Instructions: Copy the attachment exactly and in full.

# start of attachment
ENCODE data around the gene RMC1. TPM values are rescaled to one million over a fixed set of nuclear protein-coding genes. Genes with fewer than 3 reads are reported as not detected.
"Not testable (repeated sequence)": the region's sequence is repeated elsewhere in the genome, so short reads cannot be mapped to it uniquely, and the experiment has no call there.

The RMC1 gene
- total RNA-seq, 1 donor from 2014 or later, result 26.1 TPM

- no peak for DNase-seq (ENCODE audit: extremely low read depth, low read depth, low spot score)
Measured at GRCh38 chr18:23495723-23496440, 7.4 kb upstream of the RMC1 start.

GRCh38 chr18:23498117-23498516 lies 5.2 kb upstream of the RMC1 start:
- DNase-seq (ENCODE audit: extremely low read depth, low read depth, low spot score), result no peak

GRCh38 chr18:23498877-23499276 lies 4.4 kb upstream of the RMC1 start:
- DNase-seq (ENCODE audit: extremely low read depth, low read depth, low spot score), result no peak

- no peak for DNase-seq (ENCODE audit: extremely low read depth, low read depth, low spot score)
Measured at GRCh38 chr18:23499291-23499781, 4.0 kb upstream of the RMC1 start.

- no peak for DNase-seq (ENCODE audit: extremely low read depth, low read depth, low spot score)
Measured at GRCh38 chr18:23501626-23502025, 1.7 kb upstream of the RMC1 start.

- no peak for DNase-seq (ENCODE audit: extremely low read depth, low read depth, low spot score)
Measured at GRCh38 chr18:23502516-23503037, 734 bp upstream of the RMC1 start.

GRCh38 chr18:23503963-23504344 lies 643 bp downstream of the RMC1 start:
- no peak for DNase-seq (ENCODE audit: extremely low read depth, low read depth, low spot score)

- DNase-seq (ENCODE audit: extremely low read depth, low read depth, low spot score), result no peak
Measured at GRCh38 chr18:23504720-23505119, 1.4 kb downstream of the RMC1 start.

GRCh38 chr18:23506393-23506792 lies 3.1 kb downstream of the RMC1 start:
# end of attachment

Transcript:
ENCODE data around the gene RMC1. TPM values are rescaled to one million over a fixed set of nuclear protein-coding genes. Genes with fewer than 3 reads are reported as not detected.
"Not testable (repeated sequence)": the region's sequence is repeated elsewhere in the genome, so short reads cannot be mapped to it uniquely, and the experiment has no call there.

The RMC1 gene
- total RNA-seq, 1 donor from 2014 or later, result 26.1 TPM

- no peak for DNase-seq (ENCODE audit: extremely low read depth, low read depth, low spot score)
Measured at GRCh38 chr18:23495723-23496440, 7.4 kb upstream of the RMC1 start.

GRCh38 chr18:23498117-23498516 lies 5.2 kb upstream of the RMC1 start:
- DNase-seq (ENCODE audit: extremely low read depth, low read depth, low spot score), result no peak

GRCh38 chr18:23498877-23499276 lies 4.4 kb upstream of the RMC1 start:
- DNase-seq (ENCODE audit: extremely low read depth, low read depth, low spot score), result no peak

- no peak for DNase-seq (ENCODE audit: extremely low read depth, low read depth, low spot score)
Measured at GRCh38 chr18:23499291-23499781, 4.0 kb upstream of the RMC1 start.

- no peak for DNase-seq (ENCODE audit: extremely low read depth, low read depth, low spot score)
Measured at GRCh38 chr18:23501626-23502025, 1.7 kb upstream of the RMC1 start.

- no peak for DNase-seq (ENCODE audit: extremely low read depth, low read depth, low spot score)
Measured at GRCh38 chr18:23502516-23503037, 734 bp upstream of the RMC1 start.

GRCh38 chr18:23503963-23504344 lies 643 bp downstream of the RMC1 start:
- no peak for DNase-seq (ENCODE audit: extremely low read depth, low read depth, low spot score)

- DNase-seq (ENCODE audit: extremely low read depth, low read depth, low spot score), result no peak
Measured at GRCh38 chr18:23504720-23505119, 1.4 kb downstream of the RMC1 start.

GRCh38 chr18:23506393-23506792 lies 3.1 kb downstream of the RMC1 start: